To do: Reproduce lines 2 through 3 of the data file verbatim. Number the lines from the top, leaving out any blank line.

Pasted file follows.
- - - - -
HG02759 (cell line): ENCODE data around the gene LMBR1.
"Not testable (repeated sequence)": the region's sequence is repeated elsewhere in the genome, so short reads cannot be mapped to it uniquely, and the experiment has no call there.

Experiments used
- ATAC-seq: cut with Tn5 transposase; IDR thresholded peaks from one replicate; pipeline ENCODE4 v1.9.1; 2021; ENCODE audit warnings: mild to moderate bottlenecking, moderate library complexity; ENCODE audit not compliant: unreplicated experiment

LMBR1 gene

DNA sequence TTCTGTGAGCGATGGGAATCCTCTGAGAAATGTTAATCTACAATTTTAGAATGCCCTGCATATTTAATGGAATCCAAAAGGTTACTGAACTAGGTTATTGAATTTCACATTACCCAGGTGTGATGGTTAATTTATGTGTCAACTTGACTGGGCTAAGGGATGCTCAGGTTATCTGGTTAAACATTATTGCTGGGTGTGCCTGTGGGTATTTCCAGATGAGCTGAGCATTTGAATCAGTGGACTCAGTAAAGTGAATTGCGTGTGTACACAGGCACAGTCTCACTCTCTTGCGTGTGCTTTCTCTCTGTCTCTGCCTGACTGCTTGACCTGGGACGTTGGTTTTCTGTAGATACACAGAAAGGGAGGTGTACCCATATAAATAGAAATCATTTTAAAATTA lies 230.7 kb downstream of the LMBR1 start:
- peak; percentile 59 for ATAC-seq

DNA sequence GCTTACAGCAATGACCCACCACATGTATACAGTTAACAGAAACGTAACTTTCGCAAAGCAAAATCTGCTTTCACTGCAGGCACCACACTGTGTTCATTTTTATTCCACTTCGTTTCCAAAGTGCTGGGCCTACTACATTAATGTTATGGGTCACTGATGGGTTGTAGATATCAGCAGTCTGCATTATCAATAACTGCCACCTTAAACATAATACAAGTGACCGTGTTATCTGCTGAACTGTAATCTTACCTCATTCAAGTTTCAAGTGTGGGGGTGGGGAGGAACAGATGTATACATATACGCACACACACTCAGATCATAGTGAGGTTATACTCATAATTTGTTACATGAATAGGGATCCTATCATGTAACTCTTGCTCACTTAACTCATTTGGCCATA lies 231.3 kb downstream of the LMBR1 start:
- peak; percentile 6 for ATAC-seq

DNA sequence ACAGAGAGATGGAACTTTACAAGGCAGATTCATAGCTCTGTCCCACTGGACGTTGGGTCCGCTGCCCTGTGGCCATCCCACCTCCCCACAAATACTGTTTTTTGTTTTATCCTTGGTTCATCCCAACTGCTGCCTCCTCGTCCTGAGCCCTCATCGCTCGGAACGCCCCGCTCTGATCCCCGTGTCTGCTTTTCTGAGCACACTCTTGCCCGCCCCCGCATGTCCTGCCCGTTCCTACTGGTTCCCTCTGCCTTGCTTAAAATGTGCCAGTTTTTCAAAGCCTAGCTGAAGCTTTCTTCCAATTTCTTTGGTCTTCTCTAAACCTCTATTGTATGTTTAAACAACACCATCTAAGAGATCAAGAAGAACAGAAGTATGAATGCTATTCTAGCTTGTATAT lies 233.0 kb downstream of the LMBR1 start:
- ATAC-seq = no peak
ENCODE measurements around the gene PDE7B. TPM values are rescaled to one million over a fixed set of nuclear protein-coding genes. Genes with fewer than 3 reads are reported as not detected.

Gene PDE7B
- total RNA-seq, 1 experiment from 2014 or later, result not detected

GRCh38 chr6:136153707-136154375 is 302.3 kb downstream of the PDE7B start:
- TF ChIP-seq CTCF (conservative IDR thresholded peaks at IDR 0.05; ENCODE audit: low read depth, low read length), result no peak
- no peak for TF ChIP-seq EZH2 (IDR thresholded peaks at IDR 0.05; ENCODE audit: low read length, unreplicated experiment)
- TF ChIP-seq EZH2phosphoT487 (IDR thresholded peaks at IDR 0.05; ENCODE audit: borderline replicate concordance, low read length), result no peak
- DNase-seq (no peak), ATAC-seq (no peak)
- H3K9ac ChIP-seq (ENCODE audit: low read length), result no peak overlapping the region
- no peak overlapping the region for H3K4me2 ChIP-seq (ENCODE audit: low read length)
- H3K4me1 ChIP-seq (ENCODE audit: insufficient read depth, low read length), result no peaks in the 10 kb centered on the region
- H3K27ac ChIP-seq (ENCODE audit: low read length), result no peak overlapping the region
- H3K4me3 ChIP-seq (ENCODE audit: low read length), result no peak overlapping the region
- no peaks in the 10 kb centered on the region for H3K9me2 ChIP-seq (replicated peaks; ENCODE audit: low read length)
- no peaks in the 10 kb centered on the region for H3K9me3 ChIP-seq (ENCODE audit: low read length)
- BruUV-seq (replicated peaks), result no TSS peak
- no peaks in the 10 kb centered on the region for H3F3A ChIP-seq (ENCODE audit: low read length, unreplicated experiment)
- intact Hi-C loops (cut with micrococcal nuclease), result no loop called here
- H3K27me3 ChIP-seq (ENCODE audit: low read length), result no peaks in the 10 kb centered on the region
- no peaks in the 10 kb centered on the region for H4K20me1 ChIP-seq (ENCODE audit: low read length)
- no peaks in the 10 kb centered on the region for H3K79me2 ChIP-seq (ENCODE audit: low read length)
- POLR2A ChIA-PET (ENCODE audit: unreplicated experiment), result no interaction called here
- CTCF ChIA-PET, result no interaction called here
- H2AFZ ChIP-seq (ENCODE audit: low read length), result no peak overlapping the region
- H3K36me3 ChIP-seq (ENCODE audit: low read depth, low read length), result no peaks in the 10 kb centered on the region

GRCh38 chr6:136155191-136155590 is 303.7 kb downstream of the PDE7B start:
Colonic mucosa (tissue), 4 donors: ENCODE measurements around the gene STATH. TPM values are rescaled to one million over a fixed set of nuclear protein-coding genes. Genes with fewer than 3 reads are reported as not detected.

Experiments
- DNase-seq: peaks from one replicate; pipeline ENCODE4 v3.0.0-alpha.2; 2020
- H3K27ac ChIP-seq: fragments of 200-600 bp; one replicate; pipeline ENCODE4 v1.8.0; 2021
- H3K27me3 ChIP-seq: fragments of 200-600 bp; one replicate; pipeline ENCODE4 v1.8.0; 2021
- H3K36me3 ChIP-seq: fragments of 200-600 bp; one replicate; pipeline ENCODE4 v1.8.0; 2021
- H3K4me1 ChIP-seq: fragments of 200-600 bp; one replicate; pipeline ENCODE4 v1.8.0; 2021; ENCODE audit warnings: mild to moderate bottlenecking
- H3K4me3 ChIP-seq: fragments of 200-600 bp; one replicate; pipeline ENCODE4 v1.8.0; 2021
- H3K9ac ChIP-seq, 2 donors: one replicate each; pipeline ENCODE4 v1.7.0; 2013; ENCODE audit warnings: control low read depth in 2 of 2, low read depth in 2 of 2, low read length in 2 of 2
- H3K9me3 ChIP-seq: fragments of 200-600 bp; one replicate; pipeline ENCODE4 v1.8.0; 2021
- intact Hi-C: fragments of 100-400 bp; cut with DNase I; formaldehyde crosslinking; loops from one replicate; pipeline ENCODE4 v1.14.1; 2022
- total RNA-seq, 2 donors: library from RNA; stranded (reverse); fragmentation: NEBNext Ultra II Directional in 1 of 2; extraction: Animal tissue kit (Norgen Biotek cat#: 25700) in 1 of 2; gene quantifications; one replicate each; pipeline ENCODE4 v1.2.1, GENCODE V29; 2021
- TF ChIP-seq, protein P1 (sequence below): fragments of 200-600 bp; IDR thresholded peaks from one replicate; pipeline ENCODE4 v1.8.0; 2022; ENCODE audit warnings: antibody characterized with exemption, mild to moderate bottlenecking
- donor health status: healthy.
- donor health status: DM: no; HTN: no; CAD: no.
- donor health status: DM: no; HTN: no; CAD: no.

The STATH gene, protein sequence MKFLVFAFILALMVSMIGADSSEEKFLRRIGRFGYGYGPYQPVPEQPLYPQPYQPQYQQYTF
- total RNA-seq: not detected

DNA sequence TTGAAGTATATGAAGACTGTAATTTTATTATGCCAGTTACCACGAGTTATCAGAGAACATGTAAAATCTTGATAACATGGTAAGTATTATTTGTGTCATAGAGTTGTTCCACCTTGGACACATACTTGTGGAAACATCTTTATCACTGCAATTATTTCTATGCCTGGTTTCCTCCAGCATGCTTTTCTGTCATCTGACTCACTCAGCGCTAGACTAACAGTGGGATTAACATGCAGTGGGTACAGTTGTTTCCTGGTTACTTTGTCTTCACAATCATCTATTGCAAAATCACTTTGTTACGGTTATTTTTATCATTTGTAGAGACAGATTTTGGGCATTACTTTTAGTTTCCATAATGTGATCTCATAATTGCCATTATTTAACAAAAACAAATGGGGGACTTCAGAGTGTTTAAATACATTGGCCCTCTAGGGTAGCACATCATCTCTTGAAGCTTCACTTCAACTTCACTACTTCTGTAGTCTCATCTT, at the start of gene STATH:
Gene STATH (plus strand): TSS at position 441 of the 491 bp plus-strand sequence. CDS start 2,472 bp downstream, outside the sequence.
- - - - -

"Not testable (repeated sequence)": the region's sequence is repeated elsewhere in the genome, so short reads cannot be mapped to it uniquely, and the experiment has no call there.

Experiments used